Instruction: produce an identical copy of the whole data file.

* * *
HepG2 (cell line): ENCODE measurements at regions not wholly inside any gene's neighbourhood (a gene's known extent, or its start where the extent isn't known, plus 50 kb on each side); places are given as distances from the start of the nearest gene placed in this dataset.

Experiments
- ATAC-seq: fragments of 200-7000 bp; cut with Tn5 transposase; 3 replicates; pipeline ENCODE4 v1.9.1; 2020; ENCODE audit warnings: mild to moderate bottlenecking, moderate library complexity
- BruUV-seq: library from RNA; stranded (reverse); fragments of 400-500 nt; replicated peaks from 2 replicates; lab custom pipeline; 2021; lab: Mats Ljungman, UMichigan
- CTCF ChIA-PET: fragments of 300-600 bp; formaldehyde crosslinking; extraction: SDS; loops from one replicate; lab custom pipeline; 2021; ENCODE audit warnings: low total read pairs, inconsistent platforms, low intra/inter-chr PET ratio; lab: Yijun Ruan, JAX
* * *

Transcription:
HepG2 (cell line): ENCODE measurements at regions not wholly inside any gene's neighbourhood (a gene's known extent, or its start where the extent isn't known, plus 50 kb on each side); places are given as distances from the start of the nearest gene placed in this dataset.

Experiments
- ATAC-seq: fragments of 200-7000 bp; cut with Tn5 transposase; 3 replicates; pipeline ENCODE4 v1.9.1; 2020; ENCODE audit warnings: mild to moderate bottlenecking, moderate library complexity
- BruUV-seq: library from RNA; stranded (reverse); fragments of 400-500 nt; replicated peaks from 2 replicates; lab custom pipeline; 2021; lab: Mats Ljungman, UMichigan
- CTCF ChIA-PET: fragments of 300-600 bp; formaldehyde crosslinking; extraction: SDS; loops from one replicate; lab custom pipeline; 2021; ENCODE audit warnings: low total read pairs, inconsistent platforms, low intra/inter-chr PET ratio; lab: Yijun Ruan, JAX